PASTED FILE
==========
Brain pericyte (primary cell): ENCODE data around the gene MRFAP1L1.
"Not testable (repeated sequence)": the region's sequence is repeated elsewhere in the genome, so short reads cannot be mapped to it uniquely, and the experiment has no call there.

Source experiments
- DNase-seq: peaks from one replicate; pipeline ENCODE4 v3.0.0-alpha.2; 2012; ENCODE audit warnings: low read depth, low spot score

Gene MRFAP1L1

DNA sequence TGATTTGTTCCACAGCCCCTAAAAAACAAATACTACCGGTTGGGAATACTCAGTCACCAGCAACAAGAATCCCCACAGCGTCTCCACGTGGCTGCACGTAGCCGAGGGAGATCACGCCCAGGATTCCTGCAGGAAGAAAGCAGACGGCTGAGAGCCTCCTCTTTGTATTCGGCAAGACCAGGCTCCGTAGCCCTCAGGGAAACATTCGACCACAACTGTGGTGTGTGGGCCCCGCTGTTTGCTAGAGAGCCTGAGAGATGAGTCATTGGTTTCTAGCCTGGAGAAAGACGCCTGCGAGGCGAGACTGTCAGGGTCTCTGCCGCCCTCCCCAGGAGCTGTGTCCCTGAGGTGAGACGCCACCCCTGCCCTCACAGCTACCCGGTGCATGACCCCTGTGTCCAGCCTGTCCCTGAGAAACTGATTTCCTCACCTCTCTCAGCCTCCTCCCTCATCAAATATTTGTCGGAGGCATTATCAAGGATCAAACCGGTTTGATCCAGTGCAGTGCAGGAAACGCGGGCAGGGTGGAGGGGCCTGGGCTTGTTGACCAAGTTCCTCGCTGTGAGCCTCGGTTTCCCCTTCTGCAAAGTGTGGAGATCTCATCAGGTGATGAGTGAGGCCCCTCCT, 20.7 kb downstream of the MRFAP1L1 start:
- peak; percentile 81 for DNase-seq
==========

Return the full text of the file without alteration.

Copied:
Brain pericyte (primary cell): ENCODE data around the gene MRFAP1L1.
"Not testable (repeated sequence)": the region's sequence is repeated elsewhere in the genome, so short reads cannot be mapped to it uniquely, and the experiment has no call there.

Source experiments
- DNase-seq: peaks from one replicate; pipeline ENCODE4 v3.0.0-alpha.2; 2012; ENCODE audit warnings: low read depth, low spot score

Gene MRFAP1L1

DNA sequence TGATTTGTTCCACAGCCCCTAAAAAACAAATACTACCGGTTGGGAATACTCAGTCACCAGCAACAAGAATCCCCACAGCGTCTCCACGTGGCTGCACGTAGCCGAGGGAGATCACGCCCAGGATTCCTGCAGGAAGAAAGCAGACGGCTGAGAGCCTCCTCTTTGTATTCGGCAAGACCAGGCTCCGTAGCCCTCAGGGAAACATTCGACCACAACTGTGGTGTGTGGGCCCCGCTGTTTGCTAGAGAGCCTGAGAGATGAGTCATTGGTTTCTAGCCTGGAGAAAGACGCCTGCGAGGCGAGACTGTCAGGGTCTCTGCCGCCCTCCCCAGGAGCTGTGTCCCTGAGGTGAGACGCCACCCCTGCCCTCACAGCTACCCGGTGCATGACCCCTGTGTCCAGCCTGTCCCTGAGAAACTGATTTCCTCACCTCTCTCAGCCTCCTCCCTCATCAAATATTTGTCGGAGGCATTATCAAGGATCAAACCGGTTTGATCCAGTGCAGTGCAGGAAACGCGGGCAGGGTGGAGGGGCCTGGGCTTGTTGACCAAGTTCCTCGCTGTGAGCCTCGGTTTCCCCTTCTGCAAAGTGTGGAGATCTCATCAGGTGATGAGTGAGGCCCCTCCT, 20.7 kb downstream of the MRFAP1L1 start:
- peak; percentile 81 for DNase-seq